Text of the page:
She's wrong, Togusa thought stubbornly. Except the problem was that she wasn't.

* * *

Togusa got a call the following morning to report to the Chief at the hospital. He went, not knowing why he bothered. What was the point of it? What was the point of anything anymore?

"I just wanted to see how things are going in your investigation," the Chief said at their meeting as he sipped delicately at a cup of coffee.

"You're looking well, Chief," Togusa said in a bland voice.

The Chief looked at him sharply, not to be distracted.

"Nothing's been found," he replied tonelessly- like a well-trained dog, he added grimly to himself. "I doubt anything will ever be found."

The Chief's heavy white eyebrows raised. "What kind of attitude is that? Don't tell me you're discouraged."

"I don't know what I am anymore." Before the Chief could reply to that, Togusa added, "By the way- if I wanted to be computerized, who would I go to?"

The Chief's eyebrows snapped together. "No one," he said crisply. "All computerization clinics are closed. We cannot risk providing the hacker with new ghosts to immobilize. If you want to be computerized, you'll have to wait until this situation is resolved."

Togusa nodded, rising from his seat. "Is that it, Chief?"

"That's all." The Chief watched him oddly, but Togusa didn't care.

He was at the door, his hand on the knob, when he paused. "One more thing, Chief."


Togusa glanced back at him. "I quit," he said simply. "I'm done with Section Nine."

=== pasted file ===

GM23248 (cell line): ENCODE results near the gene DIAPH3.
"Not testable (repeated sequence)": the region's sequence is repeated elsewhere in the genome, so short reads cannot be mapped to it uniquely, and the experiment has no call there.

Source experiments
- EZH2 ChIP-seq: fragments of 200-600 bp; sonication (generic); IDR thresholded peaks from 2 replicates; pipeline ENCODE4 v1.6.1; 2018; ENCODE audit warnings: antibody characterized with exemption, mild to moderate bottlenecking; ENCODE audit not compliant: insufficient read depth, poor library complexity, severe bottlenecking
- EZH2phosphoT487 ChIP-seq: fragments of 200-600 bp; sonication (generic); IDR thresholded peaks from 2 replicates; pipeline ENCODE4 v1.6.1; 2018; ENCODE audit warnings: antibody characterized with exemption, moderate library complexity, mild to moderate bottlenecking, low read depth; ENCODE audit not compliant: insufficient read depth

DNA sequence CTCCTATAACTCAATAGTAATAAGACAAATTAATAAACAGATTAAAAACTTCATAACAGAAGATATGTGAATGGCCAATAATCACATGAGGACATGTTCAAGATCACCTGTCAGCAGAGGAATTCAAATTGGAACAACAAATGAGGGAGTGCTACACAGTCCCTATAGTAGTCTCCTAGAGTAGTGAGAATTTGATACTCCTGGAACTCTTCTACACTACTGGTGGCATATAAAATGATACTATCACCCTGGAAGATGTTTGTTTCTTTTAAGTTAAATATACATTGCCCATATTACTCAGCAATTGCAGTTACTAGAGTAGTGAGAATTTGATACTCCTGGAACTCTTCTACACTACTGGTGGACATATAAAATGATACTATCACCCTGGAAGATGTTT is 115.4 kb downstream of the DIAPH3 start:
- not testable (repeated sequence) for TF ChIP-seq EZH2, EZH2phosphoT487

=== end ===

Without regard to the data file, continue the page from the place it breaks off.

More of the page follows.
The old man stared in open-mouthed shock as Togusa walked through the door, snapping it shut behind him.

* * *

I tried, Togusa thought wearily as he weaved in and out of traffic in his car, heading back to his apartment. I tried, Matoko. There's nothing to be done.

The phone rang, and Togusa jerked. He snatched up the receiver. "Matoko?"

"You called?" It was her again. Of course it was her. Togusa thought briefly about how much she sounded like a little child, although her body was only a shell- like a newborn child, ready to feast upon the world.

"I asked the Chief," he told her, slamming on the brakes as the traffic ahead of him came to a dead stop. "All the computerization clinics are closed. They don't want to create more ghosts only to have them hacked later on."

"Not all of them," she said brightly. "Wherever laws are set, there will be those that break them. Look." There was a beep as a map appeared on the computer screen in Togusa's car once more.

Togusa glanced at it, then back at the road as the traffic started moving again. "That map's going to lead me to a place that'll do it?" he demanded.

"Of course. When we decided to offer you the chance to merge with one of our newly-created programs, we knew that the clinics would be closed due to our activities. Fortunately, anything can be done on the black market. This place is called Bluechip Computerization Clinic. It operates in secret, of course, but it's safe. They'll create a duplicate of your body and transplant your ghost the same way any clinic will. We made sure we weren't going to be sending you anywhere dangerous."